In an unusual move, in late 2001, the International Astronomical Union stripped the title of "moon" from a small body seen in images taken by Voyager and previously reported to be orbiting Uranus. The IAU concluded that there wasn't yet enough data to confirm that the object, designated S/1986 U10, is a satellite. It appeared to be in nearly the same orbit as another moon, Belinda, about 75,000 km from Uranus, and, based on its brightness in the Voyager images, to have a diameter of about 40 km. S/1986 U 10 has not been seen since the Voyager 2 discovery, despite observing efforts that have discovered several other small moons orbiting the planet.

 

Two of the most recently discovered satellites, Cupid (S/2003 U1) and Mab (S/2003 U2), belong to the inner collection of satellites, each orbiting Uranus in less than a day. Indeed, it's hard to understand how the inner swarm of 13 Uranian moons, which are so close together that they must be gravitationally unstable, can coexist. All the moons from S2001/U3 out move in retrograde orbits.

 

moon semimajor
axis (km)
orbital
period (d)
orbital
eccen.
orbital
inclin (o)
diameter
(km)
Cordelia 49,750 0.335 0.0003 0.085 50 × 36
Ophelia 53,760 0.376 0.0099 0.104 54 × 38
Bianca 59,170 0.435 0.0009 0.193 64 × 46
Cressida 61,770 0.464 0.0004 0.006 92 × 74
Desdemona 62,660 0.474 0.0001 0.113 90 × 54
Juliet 64,360 0.493 0.0007 0.065 150 × 74
Portia 66,100 0.513 0.0001 0.060 156 × 126
Rosalind 69,930 0.558 0.0001 0.279 72 × 72
Cupid 74,800 0.618 0.0013 0.1? ~18
Belinda 75,260 0.624 0.0001 0.031 81 ± 16
Perdita 76,420 0.638 0.0012 0.0 30 × 30
Puck 86,000 0.762 0.0001 0.319 162 ± 4
Mab 97,730 0.923 0.0025 0.134 ~25
Miranda 129,390 1.413 0.0013 4.232 472
Ariel 191,020 2.520 0.0012 0.260 1,158
Umbriel 266,300 4.144 0.0039 0.205 1,169
Titania 435,910 8.706 0.0011 0.340 1,578
Oberon 583,520 13.46 0.0014 0.058 1,523
Francisco 4,275,900 267.12 (r) 0.1369 147.460 ~22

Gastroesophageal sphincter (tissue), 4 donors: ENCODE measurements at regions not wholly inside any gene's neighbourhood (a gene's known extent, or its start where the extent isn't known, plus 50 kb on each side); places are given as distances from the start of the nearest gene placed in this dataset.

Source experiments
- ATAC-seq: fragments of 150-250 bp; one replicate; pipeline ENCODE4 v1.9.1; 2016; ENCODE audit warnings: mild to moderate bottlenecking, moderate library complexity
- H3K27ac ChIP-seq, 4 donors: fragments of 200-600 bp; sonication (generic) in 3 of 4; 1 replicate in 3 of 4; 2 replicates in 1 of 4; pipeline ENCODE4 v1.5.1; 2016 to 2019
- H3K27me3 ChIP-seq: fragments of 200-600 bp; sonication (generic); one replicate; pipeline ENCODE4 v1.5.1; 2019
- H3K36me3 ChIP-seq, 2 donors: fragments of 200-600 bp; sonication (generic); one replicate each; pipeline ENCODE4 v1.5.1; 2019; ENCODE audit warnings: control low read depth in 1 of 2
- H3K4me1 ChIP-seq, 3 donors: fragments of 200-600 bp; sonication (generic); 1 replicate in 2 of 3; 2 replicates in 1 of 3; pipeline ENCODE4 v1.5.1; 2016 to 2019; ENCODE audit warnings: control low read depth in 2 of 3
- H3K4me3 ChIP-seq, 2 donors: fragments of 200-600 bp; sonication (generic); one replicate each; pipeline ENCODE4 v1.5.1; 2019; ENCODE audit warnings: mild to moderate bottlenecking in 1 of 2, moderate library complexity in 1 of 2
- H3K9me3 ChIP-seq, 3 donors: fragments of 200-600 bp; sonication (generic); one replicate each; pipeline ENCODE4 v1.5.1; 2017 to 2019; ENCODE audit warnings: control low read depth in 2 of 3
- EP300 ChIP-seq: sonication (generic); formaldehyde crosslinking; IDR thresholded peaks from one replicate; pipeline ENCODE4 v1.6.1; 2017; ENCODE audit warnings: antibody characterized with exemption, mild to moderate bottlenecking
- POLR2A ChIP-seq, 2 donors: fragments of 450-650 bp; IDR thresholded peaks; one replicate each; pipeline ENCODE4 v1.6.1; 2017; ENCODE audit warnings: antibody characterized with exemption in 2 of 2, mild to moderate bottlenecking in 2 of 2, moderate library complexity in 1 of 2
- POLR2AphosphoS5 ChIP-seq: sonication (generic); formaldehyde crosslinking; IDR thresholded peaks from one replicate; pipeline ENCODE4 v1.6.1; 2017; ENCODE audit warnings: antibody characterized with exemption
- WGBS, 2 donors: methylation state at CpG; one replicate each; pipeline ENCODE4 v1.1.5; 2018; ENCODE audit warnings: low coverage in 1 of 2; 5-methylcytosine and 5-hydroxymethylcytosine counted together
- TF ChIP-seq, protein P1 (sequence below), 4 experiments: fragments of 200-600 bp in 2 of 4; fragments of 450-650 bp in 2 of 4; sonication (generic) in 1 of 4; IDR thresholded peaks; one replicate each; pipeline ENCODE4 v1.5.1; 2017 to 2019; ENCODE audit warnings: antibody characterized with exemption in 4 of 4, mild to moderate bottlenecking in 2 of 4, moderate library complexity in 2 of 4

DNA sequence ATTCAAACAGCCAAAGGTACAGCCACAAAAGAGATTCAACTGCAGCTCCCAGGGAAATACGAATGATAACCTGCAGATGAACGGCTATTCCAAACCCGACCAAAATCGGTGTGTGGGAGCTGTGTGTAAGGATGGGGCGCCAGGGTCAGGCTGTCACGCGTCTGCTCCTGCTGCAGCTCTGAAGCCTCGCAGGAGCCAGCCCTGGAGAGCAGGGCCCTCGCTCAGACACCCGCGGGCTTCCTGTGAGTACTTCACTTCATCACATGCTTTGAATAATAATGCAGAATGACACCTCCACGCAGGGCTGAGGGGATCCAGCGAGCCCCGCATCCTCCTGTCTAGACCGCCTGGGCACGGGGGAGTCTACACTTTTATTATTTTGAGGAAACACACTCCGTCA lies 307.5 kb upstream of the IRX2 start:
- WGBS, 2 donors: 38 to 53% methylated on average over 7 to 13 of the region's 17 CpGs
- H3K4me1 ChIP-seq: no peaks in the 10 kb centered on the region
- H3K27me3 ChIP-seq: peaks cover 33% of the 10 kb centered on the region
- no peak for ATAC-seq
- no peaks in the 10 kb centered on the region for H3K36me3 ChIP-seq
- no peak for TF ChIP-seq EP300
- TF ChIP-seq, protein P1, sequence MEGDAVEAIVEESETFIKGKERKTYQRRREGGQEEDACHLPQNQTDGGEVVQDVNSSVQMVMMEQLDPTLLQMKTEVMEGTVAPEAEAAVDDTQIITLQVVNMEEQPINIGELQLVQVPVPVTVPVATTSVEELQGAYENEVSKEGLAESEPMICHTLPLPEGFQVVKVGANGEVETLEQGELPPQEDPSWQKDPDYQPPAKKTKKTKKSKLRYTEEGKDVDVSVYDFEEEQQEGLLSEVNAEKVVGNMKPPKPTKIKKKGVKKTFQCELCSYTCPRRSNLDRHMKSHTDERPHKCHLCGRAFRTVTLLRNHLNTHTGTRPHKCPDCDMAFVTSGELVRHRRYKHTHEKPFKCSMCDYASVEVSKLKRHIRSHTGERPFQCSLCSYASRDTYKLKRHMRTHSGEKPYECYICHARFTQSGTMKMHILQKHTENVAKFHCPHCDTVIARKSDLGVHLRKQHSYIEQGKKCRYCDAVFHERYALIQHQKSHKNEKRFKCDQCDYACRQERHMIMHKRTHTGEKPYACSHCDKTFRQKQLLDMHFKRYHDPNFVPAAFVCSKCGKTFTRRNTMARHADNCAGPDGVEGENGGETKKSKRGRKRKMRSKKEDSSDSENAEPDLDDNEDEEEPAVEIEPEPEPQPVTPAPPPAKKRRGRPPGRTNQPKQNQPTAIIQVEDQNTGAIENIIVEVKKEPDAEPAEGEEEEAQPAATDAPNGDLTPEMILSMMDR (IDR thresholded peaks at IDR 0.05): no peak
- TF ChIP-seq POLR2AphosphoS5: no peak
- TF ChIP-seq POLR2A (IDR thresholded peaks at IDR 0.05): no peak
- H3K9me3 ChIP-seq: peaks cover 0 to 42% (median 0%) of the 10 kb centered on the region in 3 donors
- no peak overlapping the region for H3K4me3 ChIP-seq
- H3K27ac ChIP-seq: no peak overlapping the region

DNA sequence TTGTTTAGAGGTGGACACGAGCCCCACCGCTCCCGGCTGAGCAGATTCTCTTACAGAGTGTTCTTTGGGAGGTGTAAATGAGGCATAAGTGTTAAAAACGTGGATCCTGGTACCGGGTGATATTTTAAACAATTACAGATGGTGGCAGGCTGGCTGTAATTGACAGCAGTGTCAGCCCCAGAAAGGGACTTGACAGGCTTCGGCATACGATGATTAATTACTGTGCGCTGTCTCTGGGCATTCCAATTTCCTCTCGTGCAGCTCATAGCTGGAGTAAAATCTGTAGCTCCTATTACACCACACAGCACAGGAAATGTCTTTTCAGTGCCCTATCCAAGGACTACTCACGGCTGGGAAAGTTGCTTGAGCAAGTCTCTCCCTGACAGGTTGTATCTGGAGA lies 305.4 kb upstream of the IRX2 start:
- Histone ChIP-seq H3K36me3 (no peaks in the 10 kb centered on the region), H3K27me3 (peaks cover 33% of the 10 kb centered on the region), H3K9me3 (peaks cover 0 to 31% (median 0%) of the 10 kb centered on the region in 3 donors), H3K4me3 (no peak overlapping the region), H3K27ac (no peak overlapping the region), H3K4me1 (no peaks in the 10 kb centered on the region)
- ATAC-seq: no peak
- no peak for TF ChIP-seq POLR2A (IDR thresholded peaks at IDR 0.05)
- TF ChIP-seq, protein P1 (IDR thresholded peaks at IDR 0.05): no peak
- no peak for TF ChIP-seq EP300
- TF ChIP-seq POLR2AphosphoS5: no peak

Caliban 7,164,900 579.39 (r) 0.0790 139.885 ~72
Stephano 7,952,200 677.48 (r) 0.1444 141.874 ~32
Trinculo 8,501,300 748.83 (r) 0.2177 166.25 ~18
Sycorax 12,189,100 1285.62 (r) 0.5137 152.447 ~150
Margaret 14,420,400 1654.32 (r) 0.7979 51.456 ~20
Prospero 16,162,200 1962.95 (r) 0.3296 146.17 ~25
Setebos 17,419,300 2196.35 (r) 0.5722 145.884 ~24
Ferdinand 20,507,100 2805.51 (r) 0.4312 167.346 ~20

 


Rings

Uranus has a faint system of 13 narrow, elliptical-shaped rings, composed of dark dust and rocks up to about 10 m in diameter. The ring system was discovered in 1977, during an occultation of a star by the planet. As the star first approached and then receded behind the planet it appear to blink off and on – a blinking found to be due to a system of rings.

 

ring distance from center
of Uranus (km)
width of ring
(km)
eccentricity inclination
(°)
R/2003 U2 97,700      
R/2003 U1 66,000      
Epsilon 51,149 20 to 96 0.00794  
Lambda 50,024 ~2 0. 0.
Delta 48,300 3 to 7 0.00004 0.001
Gamma 47,627 1 to 4 0.00109 0.000
Eta 47,176 1.6    
Beta 45,661 5 to 11 0.00044 0.005
Alpha 44,720 4 to 10 0.00076 0.015
Ring 4 42,571 ~2 0.001065 0.032
Ring 5 42,234 ~2 0.00190 0.054
Ring 6 41,837 1.5 0.00101 0.062
R/1986 U2 38,000